Please join me in officially boycotting Labor Day this year. In its place, I propose a day to honor those smart managers who have had the foresight to avoid becoming slaves to labor's demands. Need some proof why this holiday needs to move on? Consider -- at least those in the US -- your newfound investments in GM and Chrysler and how and why you'll probably lose your shirt on it. Along side numerous failed management challenges, we can largely assign the downfall of GM and Chrysler to the inflexibility of labor's demands over the years, demands that created not only high cost structure, but more important, limited the Big 3's ability to find creative ways of tapping innovation in their supply base.
Don't get me wrong here. Organized labor played a huge role in the 19th century -- not to mention the first half of the twentieth -- in standing up for worker's rights (read The Jungle if you need any proof why). But today, organized labor's primary usefulness has been replaced by meddling and machinations designed to protect its own bureaucracy and interests, sometimes legally, sometimes illegally, but nearly always at the expense of shareholders, management and customers.
From a supply chain risk perspective, we should all take the organized labor component of our supply base seriously. I know a good many manufacturers that routinely handicap suppliers in sourcing decisions based on the labor / non-labor questions because of the risk factors of potential strikes (not to mention what can often become a reduction in quality control and oversight). Moreover, from a global sourcing perspective, we must also factor in the risk of the six-figure longshoremen, who have been known to wreck havoc with our ports from time to time when their demands are not met.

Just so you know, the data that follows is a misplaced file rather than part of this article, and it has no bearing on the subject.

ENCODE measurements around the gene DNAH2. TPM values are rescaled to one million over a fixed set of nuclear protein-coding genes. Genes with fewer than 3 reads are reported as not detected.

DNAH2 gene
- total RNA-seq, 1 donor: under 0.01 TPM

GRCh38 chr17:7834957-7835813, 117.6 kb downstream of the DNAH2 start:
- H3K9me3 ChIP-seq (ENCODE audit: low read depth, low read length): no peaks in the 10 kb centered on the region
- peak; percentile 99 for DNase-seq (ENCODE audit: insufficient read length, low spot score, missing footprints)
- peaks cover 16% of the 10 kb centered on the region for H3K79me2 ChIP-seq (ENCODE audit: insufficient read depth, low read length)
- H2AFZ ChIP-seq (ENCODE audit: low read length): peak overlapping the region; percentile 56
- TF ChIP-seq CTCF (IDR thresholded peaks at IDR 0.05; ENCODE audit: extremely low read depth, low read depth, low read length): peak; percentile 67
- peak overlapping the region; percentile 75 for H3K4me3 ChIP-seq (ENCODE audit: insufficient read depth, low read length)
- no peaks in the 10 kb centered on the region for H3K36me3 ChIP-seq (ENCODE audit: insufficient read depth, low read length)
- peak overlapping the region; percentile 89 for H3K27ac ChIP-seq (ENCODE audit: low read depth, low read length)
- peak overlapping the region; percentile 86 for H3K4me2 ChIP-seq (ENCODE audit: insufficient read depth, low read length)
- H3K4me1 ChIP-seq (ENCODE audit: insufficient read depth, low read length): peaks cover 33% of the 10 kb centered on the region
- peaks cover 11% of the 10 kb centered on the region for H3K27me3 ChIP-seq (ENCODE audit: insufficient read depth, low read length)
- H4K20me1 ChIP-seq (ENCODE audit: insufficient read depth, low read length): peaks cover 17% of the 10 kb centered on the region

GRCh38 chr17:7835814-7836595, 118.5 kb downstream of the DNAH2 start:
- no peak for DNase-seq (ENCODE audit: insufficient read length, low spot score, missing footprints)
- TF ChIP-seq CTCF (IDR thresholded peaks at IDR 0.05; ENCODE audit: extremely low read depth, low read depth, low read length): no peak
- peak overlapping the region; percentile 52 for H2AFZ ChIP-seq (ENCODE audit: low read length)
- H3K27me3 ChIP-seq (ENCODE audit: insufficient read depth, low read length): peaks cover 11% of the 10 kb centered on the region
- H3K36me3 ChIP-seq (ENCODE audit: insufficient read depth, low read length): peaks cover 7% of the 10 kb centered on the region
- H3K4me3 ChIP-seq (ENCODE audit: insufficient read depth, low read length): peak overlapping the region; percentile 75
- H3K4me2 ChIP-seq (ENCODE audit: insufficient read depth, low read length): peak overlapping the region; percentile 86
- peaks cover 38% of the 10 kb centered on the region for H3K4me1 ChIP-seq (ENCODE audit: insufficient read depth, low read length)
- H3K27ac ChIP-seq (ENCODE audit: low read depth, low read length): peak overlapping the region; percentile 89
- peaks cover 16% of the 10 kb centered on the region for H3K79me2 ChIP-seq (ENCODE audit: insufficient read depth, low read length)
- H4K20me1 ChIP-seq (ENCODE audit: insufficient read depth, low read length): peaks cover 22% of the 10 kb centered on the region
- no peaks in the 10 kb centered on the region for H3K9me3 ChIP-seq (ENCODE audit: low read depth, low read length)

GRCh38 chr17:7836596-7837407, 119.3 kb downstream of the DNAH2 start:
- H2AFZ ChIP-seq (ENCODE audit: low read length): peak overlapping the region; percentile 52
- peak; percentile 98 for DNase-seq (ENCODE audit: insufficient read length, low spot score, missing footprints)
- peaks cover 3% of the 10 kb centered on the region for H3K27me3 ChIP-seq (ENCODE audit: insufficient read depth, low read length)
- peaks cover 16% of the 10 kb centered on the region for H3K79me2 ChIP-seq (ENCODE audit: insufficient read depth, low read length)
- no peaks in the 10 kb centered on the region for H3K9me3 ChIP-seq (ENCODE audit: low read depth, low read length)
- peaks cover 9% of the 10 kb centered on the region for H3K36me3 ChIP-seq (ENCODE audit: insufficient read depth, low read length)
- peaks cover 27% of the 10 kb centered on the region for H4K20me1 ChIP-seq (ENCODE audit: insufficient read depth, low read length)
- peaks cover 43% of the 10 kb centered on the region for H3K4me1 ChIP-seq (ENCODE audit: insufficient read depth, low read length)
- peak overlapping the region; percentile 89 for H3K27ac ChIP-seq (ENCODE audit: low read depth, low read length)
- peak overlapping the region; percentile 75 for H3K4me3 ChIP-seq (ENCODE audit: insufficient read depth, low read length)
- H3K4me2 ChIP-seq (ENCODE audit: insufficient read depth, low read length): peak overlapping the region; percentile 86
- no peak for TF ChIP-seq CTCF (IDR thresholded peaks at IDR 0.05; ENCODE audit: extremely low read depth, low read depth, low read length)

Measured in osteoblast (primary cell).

Does organized labor have a useful future? Given the models of the Japanese and Korean automotive OEMs in North America -- that pay more than a livable wage to their employees and often fill new positions with former union employees -- I'd argue not, at least in skilled and semi-skilled manufacturing positions. And certainly in the trades (e.g., plumbing, carpentry, electricians), the traditional union service of useful apprenticeship and training is fading fast (talk to any GC or commercial builder in most major cities and you'll readily see that the trade union's "piece of the action" as a monetary end-in-itself matters far more to union management than the actual circumstances of their rank and file membership -- let alone apprenticing future tradespeople). But perhaps in more marginal blue-collar roles, organized labor might have some place. Still, I'd hope that with the Internet, workers now have access to enough material to question the cost/benefit analysis of giving up their individual rights in favor of joining a collective that's first and foremost looking out for its own interests and survival rather than that of its members.
So tonight, raise that last G&T of the summer to management, particularly smart management at companies that have checked the exploitative, disfunctional and self-serving behavior of unions both within their four walls and among their supply base.